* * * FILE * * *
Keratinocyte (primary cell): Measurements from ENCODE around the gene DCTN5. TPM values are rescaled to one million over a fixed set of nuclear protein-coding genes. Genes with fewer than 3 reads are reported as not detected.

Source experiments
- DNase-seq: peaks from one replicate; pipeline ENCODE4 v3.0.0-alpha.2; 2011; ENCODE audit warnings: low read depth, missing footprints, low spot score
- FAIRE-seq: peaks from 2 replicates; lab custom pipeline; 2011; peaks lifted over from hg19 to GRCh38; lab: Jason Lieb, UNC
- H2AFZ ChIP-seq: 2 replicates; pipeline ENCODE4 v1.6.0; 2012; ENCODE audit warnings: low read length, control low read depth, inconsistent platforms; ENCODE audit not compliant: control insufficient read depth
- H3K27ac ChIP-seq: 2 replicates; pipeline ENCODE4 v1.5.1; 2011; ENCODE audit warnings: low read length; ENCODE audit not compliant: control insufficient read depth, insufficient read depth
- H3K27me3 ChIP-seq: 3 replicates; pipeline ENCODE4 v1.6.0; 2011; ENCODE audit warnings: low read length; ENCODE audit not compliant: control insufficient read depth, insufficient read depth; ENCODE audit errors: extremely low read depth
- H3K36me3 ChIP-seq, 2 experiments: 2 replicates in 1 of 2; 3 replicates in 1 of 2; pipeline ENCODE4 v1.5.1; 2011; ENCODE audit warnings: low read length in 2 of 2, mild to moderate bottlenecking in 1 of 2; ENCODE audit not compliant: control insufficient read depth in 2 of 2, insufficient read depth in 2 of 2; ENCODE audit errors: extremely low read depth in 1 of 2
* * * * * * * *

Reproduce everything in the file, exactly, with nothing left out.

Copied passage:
Keratinocyte (primary cell): Measurements from ENCODE around the gene DCTN5. TPM values are rescaled to one million over a fixed set of nuclear protein-coding genes. Genes with fewer than 3 reads are reported as not detected.

Source experiments
- DNase-seq: peaks from one replicate; pipeline ENCODE4 v3.0.0-alpha.2; 2011; ENCODE audit warnings: low read depth, missing footprints, low spot score
- FAIRE-seq: peaks from 2 replicates; lab custom pipeline; 2011; peaks lifted over from hg19 to GRCh38; lab: Jason Lieb, UNC
- H2AFZ ChIP-seq: 2 replicates; pipeline ENCODE4 v1.6.0; 2012; ENCODE audit warnings: low read length, control low read depth, inconsistent platforms; ENCODE audit not compliant: control insufficient read depth
- H3K27ac ChIP-seq: 2 replicates; pipeline ENCODE4 v1.5.1; 2011; ENCODE audit warnings: low read length; ENCODE audit not compliant: control insufficient read depth, insufficient read depth
- H3K27me3 ChIP-seq: 3 replicates; pipeline ENCODE4 v1.6.0; 2011; ENCODE audit warnings: low read length; ENCODE audit not compliant: control insufficient read depth, insufficient read depth; ENCODE audit errors: extremely low read depth
- H3K36me3 ChIP-seq, 2 experiments: 2 replicates in 1 of 2; 3 replicates in 1 of 2; pipeline ENCODE4 v1.5.1; 2011; ENCODE audit warnings: low read length in 2 of 2, mild to moderate bottlenecking in 1 of 2; ENCODE audit not compliant: control insufficient read depth in 2 of 2, insufficient read depth in 2 of 2; ENCODE audit errors: extremely low read depth in 1 of 2